competencies of their students, they can provide accurate reports and appropriate recognition in documents that describe in commonly accepted terms the graduates’ competencies. It is the identification, measurement, and designation of qualifications that inures transparency of the credential to the benefit of the students/graduates and their institutions, as well as to future
national and international employers.
Eighteen months ago we set off on a path that would lead Ferris State University collectively to a new university-wide strategic plan. Just a bit of background: The last strategic plan was put in place in 2008 and served the university well. Over the past five years we saw record breaking enrollment, big increases in retention and graduation rates, exceptionally high infield job placement rates, and a strong financial position for the university. We also saw the creation of fifty-seven new programs, certificates, majors and degrees, while we eliminated or redesigned thirty-two programs. By almost any measure, the 2008 strategic plan was instrumental in providing the university community with a framework for moving forward in some very exciting directions.
Abstract Although the literature on institutional diversity suggests that quality assurance practices could affect institutional diversity, there has been little empirical research on this relationship. This article seeks to shed some light on the possible connection between quality assurance practices and institutional diversity by examining the arrangements for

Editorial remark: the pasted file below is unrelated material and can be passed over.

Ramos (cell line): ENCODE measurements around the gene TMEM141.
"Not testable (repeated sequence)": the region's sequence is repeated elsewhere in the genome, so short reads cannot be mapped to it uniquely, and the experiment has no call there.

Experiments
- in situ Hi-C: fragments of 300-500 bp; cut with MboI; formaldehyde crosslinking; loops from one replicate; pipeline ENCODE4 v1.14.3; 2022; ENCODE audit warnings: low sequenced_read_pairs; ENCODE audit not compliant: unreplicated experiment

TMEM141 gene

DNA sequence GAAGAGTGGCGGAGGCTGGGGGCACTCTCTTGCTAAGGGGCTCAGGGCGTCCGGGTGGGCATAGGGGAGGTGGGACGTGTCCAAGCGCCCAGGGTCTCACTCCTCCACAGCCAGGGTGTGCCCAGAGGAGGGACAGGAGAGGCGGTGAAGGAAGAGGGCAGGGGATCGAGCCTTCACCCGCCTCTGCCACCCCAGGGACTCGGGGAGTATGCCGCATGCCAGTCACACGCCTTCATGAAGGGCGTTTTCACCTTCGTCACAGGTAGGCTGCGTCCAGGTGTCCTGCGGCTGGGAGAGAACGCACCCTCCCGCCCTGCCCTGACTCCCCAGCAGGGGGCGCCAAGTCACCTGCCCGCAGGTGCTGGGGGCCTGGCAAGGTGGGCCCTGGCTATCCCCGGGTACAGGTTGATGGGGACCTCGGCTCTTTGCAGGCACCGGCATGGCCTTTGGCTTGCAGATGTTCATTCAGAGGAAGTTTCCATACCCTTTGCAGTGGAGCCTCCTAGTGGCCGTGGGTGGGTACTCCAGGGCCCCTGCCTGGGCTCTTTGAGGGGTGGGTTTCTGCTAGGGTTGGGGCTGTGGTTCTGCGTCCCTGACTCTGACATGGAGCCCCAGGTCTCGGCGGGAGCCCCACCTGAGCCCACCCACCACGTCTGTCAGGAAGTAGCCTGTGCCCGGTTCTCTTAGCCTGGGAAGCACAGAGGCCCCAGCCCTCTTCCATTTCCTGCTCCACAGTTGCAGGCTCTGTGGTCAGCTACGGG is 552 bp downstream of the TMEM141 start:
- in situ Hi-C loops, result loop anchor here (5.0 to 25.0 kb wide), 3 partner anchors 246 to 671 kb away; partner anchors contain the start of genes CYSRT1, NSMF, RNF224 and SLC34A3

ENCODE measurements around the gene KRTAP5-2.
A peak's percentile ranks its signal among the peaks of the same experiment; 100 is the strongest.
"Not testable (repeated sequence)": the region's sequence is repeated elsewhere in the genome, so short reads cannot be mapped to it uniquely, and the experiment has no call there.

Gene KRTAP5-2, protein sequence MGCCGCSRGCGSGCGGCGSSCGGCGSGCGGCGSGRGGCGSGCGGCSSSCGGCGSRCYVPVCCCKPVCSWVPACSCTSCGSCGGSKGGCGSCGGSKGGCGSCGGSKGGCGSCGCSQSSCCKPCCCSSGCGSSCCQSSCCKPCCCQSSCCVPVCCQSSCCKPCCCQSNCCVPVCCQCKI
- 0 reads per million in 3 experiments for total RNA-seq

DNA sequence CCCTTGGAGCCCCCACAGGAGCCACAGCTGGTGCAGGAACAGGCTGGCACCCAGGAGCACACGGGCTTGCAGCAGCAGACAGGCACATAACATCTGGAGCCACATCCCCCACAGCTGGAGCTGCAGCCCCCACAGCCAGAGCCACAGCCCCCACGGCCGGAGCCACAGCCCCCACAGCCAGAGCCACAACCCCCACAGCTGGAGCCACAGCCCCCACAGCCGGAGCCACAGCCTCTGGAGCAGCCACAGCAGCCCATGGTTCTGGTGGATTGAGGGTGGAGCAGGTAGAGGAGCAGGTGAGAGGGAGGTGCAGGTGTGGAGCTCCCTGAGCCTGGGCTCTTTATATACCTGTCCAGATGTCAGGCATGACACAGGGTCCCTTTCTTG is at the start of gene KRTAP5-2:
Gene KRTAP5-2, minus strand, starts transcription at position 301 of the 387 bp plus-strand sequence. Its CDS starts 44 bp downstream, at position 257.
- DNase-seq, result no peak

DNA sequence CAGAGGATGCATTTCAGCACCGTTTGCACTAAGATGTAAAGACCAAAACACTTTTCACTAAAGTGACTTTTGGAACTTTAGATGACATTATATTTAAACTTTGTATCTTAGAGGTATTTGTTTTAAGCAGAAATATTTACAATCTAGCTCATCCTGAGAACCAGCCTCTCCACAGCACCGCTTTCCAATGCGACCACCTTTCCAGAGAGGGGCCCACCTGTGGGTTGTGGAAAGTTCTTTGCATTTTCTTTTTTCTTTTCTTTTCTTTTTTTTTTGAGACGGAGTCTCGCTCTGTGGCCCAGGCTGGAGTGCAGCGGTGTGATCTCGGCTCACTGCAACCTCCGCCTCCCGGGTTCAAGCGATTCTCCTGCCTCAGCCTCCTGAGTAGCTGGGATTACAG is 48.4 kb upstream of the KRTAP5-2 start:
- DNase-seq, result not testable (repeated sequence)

quality assurance in higher education systems that include two distinct sectors, one of which having a more academic orientation and the other a more applied orientation. The article explores the ways in which quality assurance structures and standards in selected jurisdictions provide for recognition of the differences in orientation and mission between academic and applied sectors of higher education systems. The research identified some features of quality assurance systems that recognize the characteristics of applied higher education, such as having different statements of expected learning outcomes for applied
and academic programs or requiring different qualifications for faculty who teach in applied programs. It is hoped that the results might be of interest to policy makers and quality assurance practitioners who are concerned about the possible impact of quality
assurance on institutional diversity.
There are about 420 registered private career colleges (PCCs) in Ontario – the number is in constant flux. 60% of schools are ten years of age or younger. They serve 53,000 full time equivalent (FTE) students, or about 1 in 15 Ontario postsecondary students. Their overall vocational revenues are in the order of $360M annually. They are mostly small; 70% have total revenues under $1M and average enrolment is under 200.
Though they are private businesses operating in a competitive market, they intersect with public interests on several fronts. They must register with government and are subject to consumer protection requirements (including student contracts, tuition refund policies, contribution to a train-out fund that takes care of students in the event of a sudden closure). Their programs of study must be government-approved following an external, third-party quality review. They are subject to sanction (financial penalties, even closure) if they fail to meet these requirements.